Not everybody has had such problems buying land in the Gdov district.

In July 2007, Pskov regional prosecutors opened a criminal investigation into Mironov on charges that he had illegally sold real estate to his friends and family on the cheap, costing the government more than 4.5 million rubles, or about $200,000, according to regional media reports.

In one deal, Mironov sold 20,000 square meters of land to his own son for just 1 ruble per square meter, prosecutors said.

Mironov's assistant said by telephone that he was too busy to speak to a reporter and referred questions to another official in the Gdov government, who did not answer repeated calls.

Berr said he had never bribed officials for favors. "If they know that they can get money from these Germans, they will never leave us alone," he said.

When asked what advice he had for other foreign investors working in the regions, Berr said a key ingredient was hiring a trustworthy, well-connected local as general director.

"At the top, you need a general director who can manage staff and network and who knows whom to contact if problems appear," Berr said.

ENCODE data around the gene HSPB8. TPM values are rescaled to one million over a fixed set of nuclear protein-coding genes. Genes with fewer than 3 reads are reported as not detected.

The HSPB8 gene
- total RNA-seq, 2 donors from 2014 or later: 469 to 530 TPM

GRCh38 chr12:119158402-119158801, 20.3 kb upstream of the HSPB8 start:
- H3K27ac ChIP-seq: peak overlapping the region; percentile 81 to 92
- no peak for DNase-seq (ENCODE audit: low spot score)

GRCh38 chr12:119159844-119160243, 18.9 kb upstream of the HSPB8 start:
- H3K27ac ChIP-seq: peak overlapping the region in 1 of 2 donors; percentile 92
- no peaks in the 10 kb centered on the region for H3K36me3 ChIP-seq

Now that the resort is up and running, many of its problems involve employees rather than bureaucrats. Early on, the investors decided to use locals for construction rather than professional builders from Pskov or other countries. That saved money but often resulted in shoddy work, Berr said.

"In Germany you build something and it's OK for 30 years," he said. "Here, one year later you have to start repairs. You can invite professional building companies, you can take these boys from the village, and it's all the same."

Even if locals seem promising at first, they sometimes disappear on drinking binges for several days at a time, Berr added.

Berr complained that he even had trouble finding someone to take care of the horses and the animals in the zoo. At first, he tried hiring boys from the local villages. "For one week it worked," he said. "And then they stopped taking out the [manure], and the horses stayed inside all day. They could not even be responsible for animals."

The resort's first pony was stolen, Berr said. Finally, the resort hired a man from Azerbaijan who now oversees the resort's small contingent of chickens, geese, goats and horses.

Berr believes he has succeeded in providing quality, Western-style service despite the difficulty of finding good workers. The resort also has a eye-catching Russian-language web site,

Berr boasts that Chudskoye Podvorye is better than another, more famous tourist destination -- the Black Sea port of Sochi, which is undergoing a multibillion-dollar facelift as it prepares to host the Winter Olympics in 2014.

"To guarantee good service is a big challenge every day," he said. "But I was in Sochi some weeks ago, and our service is better than in Sochi. It is more expensive there, but we have better service."